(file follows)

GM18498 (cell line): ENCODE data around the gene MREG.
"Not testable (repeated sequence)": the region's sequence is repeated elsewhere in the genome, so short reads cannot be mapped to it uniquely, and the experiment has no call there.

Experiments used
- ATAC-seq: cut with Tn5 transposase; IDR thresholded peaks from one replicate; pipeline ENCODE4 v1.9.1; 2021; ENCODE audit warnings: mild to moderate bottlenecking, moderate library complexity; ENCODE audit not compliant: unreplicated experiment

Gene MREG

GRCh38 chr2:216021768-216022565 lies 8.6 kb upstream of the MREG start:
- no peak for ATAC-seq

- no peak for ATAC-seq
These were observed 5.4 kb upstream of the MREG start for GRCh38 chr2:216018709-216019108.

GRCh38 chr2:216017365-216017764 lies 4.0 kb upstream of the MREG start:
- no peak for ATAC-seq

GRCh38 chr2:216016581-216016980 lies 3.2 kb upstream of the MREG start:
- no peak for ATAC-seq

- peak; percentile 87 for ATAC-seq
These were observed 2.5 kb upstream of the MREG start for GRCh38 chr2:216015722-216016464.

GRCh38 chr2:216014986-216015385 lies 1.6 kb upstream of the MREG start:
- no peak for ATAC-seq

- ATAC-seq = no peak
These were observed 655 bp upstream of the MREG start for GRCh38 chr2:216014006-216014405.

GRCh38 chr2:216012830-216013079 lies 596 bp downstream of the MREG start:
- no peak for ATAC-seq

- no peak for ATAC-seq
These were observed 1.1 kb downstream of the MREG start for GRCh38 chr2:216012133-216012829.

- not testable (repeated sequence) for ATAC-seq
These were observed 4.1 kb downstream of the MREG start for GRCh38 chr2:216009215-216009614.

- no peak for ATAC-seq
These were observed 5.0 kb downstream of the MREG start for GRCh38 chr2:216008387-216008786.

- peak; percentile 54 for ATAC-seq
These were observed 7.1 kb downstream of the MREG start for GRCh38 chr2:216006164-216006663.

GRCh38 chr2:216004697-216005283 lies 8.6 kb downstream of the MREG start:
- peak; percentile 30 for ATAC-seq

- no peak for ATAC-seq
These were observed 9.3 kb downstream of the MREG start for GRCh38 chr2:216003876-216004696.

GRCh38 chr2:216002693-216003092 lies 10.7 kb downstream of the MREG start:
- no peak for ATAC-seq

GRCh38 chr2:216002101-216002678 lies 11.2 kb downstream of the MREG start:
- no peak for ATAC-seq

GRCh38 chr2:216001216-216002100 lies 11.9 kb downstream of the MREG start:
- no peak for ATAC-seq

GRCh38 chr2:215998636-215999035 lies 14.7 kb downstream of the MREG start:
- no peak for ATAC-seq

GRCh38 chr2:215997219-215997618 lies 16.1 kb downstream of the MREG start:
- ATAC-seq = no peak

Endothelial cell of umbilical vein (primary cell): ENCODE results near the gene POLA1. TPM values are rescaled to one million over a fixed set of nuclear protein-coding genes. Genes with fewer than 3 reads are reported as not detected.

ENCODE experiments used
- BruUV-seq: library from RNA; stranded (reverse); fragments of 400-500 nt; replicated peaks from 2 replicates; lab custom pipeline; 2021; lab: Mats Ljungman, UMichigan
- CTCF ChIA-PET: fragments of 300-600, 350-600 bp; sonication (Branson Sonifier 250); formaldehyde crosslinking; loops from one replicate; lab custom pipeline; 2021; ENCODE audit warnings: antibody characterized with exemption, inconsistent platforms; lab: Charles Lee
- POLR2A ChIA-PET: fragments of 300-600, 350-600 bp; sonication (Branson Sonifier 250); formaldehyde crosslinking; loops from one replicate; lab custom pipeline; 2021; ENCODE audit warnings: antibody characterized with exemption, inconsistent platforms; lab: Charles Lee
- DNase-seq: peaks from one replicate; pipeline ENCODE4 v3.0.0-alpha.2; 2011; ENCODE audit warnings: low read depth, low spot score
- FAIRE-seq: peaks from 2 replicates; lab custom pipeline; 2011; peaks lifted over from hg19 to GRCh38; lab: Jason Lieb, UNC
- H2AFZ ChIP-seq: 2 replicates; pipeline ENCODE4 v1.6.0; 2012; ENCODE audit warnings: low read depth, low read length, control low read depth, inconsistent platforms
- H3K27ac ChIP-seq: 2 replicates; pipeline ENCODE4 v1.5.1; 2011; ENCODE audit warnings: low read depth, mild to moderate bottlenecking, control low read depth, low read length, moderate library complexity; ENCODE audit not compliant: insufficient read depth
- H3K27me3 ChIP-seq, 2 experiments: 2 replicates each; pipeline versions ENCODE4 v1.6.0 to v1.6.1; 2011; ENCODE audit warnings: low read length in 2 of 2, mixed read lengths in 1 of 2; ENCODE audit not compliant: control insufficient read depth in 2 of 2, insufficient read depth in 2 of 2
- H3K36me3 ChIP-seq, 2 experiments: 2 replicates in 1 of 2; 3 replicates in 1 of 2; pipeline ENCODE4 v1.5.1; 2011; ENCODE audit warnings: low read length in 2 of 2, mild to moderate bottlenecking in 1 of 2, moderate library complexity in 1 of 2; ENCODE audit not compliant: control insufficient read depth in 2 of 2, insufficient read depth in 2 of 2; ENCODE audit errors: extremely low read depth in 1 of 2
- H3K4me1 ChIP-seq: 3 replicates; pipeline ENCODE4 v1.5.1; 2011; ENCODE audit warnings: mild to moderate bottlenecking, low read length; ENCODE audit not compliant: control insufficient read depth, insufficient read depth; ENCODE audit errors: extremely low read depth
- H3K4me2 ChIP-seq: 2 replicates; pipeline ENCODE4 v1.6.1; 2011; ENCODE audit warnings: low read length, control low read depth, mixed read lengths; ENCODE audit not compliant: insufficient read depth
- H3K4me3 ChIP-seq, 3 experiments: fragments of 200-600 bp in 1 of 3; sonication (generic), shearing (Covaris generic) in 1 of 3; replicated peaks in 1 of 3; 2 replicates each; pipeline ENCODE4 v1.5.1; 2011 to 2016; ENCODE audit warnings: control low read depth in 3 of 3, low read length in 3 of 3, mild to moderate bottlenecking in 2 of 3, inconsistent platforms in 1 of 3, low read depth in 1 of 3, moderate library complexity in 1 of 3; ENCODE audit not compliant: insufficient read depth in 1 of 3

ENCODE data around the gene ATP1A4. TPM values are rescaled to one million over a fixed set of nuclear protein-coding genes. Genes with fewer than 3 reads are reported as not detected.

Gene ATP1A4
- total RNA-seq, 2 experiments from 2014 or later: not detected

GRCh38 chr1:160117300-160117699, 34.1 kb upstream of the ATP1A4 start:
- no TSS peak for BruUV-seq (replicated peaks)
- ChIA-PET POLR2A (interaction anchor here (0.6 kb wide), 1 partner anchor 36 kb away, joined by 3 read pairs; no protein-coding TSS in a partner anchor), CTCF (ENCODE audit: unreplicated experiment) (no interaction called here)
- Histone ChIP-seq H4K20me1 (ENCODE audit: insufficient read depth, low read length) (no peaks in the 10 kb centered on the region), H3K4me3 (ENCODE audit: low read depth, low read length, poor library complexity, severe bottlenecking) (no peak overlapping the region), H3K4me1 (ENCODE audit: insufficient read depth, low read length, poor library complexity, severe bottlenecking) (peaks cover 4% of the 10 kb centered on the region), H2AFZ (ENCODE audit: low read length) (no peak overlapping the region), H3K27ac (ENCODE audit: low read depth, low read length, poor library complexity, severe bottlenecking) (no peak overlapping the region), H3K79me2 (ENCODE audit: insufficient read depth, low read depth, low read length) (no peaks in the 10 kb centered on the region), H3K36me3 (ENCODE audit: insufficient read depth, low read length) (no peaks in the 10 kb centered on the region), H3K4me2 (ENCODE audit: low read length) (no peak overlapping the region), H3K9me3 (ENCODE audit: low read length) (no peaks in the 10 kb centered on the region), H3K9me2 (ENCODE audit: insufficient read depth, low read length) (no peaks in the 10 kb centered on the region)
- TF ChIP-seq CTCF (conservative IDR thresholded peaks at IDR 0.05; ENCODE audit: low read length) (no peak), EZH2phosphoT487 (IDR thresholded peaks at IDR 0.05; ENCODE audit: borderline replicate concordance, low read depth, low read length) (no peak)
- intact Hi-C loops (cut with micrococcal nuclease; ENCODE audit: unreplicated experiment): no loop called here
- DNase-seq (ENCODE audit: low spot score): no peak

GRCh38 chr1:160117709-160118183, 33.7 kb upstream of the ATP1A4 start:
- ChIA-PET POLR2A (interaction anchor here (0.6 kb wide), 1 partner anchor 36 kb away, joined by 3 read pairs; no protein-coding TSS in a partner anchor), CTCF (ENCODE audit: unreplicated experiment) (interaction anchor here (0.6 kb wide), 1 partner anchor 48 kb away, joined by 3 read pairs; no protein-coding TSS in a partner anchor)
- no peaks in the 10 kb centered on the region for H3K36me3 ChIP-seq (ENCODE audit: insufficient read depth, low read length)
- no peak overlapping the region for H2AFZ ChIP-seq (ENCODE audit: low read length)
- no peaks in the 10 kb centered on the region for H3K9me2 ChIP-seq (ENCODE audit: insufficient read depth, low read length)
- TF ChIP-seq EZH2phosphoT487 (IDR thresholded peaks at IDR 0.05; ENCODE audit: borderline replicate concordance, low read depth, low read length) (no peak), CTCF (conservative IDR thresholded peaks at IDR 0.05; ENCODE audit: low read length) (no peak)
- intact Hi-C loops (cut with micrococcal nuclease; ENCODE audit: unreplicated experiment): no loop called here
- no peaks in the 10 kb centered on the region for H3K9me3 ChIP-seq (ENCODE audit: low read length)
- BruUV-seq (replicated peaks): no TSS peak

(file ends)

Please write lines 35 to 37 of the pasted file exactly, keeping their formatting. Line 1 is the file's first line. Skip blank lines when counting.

- no peak for ATAC-seq

GRCh38 chr2:216002101-216002678 lies 11.2 kb downstream of the MREG start:
- no peak for ATAC-seq